The musical “The Full Monty,” based on the Academy Award nominated film of the same name, lights up Cabrillo Stage at Crocker Theater June 23 through July 17. The show brings to the stage what will most likely be one of the more sexy, comedic musicals of the summer.
“The Full Monty” tells the story of six unemployed steelworkers who are down on their luck trying to get a job in the impoverished town of Buffalo, New York. After they notice how excited their wives are for a Chippendale show down the street, the friends decide that they could get some money by putting on their own show, maybe even a better one at that.
As equity actor Kyle Payne, who plays Jerry Lukowski and whose real-life wife plays his character's divorced wife in the show, points out very seriously, “It’s pretty funny.” The show finds its comedic center through out-of-work men trying to reinforce their manhood. The characters in the musical not only try to find respect from each other but also from themselves. Even though this is the first time some of the actors have ever worked with each other, or even met each other, the actors’ bonding reflects that sort of bonding that happens onstage. Another equity actor Kevin High, who plays Dave Bukatinsky, admits, “Too much bromance!” High is right, you can tell by looking at the actors that they really care for each other and that ends up working to their benefit for the production.
All six of the main characters aren’t classically trained in dancing, much like the characters they play, but for them that’s what makes the show a whole lot better. Dan Housek, who plays Malcolm Macgregor, explains that because he can't dance professionally he can relate to the character much more. The end result is a sincere performance by the actors that make the musical that much more compelling and funny.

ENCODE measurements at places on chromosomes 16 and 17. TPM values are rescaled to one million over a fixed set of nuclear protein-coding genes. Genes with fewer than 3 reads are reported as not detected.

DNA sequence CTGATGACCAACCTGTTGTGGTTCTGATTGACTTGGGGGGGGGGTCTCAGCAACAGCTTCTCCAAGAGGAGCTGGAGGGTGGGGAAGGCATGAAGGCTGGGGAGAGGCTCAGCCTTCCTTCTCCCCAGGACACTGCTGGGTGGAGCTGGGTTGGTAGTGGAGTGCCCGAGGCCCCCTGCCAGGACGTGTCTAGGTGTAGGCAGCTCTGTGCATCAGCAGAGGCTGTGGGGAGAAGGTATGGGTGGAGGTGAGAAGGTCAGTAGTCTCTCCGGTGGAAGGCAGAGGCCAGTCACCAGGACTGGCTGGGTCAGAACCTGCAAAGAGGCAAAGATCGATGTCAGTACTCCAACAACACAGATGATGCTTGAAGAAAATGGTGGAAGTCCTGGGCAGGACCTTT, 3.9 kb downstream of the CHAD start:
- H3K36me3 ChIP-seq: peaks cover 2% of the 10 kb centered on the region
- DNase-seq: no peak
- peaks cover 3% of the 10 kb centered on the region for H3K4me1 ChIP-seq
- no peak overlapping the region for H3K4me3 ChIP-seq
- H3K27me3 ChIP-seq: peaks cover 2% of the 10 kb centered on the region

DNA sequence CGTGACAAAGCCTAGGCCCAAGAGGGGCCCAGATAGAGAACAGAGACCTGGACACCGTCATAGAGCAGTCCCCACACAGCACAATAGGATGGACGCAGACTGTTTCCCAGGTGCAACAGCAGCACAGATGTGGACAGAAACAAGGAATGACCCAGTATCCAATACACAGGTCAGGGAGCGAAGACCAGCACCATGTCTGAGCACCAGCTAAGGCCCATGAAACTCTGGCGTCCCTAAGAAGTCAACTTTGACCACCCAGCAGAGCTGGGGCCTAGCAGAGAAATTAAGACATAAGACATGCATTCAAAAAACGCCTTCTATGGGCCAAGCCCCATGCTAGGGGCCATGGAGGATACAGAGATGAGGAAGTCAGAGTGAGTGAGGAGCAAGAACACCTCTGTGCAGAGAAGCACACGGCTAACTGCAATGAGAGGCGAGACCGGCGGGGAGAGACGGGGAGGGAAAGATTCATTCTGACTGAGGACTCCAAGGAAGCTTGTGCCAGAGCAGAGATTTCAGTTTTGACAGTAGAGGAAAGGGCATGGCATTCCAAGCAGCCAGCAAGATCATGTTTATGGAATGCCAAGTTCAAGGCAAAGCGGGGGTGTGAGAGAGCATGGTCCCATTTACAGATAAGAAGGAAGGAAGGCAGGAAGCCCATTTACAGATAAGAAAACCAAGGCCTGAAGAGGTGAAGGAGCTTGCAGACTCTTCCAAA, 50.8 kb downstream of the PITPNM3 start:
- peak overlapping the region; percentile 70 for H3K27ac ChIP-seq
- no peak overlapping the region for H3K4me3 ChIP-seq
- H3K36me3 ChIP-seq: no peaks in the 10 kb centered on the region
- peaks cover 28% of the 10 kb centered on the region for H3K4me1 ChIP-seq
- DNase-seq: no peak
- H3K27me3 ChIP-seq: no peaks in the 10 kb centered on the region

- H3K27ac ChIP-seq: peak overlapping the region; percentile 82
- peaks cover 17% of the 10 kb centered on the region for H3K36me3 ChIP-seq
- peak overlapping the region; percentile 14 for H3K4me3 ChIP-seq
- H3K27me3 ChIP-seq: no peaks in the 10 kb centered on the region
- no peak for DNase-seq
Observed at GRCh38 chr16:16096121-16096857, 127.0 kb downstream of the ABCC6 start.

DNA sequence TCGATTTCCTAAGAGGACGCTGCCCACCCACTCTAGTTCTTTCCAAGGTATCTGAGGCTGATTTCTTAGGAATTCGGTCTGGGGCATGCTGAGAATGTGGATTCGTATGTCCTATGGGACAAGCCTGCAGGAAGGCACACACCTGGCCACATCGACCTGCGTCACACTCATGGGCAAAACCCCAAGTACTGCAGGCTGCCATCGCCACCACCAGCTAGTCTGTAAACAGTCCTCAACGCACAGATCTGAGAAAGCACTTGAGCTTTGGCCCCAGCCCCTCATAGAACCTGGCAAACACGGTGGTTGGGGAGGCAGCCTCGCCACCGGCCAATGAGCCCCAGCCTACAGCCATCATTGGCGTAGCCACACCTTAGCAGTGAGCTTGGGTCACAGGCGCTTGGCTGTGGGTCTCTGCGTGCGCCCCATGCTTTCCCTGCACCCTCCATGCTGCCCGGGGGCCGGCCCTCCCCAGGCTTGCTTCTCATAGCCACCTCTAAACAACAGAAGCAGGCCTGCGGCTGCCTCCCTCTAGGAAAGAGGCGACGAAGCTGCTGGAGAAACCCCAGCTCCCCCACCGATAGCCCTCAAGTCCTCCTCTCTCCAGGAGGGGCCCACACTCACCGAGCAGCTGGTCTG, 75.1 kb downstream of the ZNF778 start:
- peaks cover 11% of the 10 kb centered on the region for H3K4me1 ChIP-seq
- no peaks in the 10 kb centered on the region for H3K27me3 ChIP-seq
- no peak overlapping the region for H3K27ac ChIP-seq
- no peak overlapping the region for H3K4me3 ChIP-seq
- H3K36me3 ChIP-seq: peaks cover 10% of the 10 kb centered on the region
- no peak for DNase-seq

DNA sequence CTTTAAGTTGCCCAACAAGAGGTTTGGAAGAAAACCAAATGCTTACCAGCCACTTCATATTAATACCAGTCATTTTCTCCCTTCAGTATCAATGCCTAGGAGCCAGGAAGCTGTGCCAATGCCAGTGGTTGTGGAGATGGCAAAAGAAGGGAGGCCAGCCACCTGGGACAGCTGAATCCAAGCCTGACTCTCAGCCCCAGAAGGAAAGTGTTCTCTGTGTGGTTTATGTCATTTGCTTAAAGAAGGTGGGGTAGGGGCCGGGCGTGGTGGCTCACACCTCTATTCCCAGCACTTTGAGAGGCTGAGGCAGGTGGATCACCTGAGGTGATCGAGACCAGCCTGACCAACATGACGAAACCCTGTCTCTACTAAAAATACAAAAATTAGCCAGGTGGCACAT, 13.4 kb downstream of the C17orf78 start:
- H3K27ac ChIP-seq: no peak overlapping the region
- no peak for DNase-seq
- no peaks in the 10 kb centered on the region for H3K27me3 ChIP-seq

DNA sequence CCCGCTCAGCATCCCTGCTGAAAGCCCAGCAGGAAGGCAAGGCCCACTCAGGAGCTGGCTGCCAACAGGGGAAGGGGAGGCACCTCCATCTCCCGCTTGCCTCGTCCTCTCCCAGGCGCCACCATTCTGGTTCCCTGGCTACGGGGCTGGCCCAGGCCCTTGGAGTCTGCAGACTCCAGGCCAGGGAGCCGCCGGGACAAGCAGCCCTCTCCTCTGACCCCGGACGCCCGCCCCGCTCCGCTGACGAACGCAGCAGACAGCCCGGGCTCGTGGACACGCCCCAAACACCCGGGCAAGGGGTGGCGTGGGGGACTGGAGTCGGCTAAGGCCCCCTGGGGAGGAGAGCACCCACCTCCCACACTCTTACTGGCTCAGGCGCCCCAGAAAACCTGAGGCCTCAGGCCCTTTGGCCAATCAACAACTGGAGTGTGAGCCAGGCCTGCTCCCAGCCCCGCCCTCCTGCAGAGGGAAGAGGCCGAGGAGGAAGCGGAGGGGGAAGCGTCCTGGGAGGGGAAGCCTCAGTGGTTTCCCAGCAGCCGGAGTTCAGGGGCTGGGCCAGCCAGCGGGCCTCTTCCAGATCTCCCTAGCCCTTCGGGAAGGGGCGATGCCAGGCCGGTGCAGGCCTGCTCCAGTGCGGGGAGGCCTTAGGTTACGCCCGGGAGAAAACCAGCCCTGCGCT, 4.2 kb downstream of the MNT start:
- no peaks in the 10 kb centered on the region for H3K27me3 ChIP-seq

A lot of the comedy also derives from its music. Director Dustin Leonard explains that the musical numbers differ from most musicals because they provide development to the story: “the music isn't just [for] decoration,” Leonard says. The numbers jump from genre to genre, from rock ’n’ roll to funk to ballads. The songs also get the most laughs from the audience, like an upbeat number about depression and suicide in one scene.
As the plot progresses, the core of the story becomes apparent: it's about the lack of respect and insecurities that most men face. Leonard comments that the success of the musical comes from the fact that anyone can connect to the characters onstage. They gain empowerment through their camaraderie and through gaining respect from their families.
Since “The Full Monty” is not really just about men but also about families who are affected by unemployment, the story is familiar for many viewers. The show offers a lighthearted perspective on the issue by placing it in a comedic situation; men turning to an embarrassing opportunity so they can support and gain respect from their families. “The Full Monty” is sincere and enjoyable at doing just that.
The musical makes small changes to some parts of the film. For example, there is the addition of a new character named Jeanette, an old Vaudeville star played by Claire Hodges. Think tough-as-nails/seen-it-all musician. She accompanies the characters during their practice. The show also strengthens the love subplot between two male characters that the movie brushes over. The female roles are reinforced in the musical, exploring not only the effect of unemployment on the men, but on the family as well.
Expect a festive outing—the Broadway show garnering nine Tony noms, including Best Musical and the “feel-good” energy should be high.
"The Full Monty" opens at 7:30 p.m. Friday, June 24 at the Crocker Theater, 6500 Soquel Drive, Aptos, 479-6154. Tickets are $28-$34. For more information visit cabrillostage.com.
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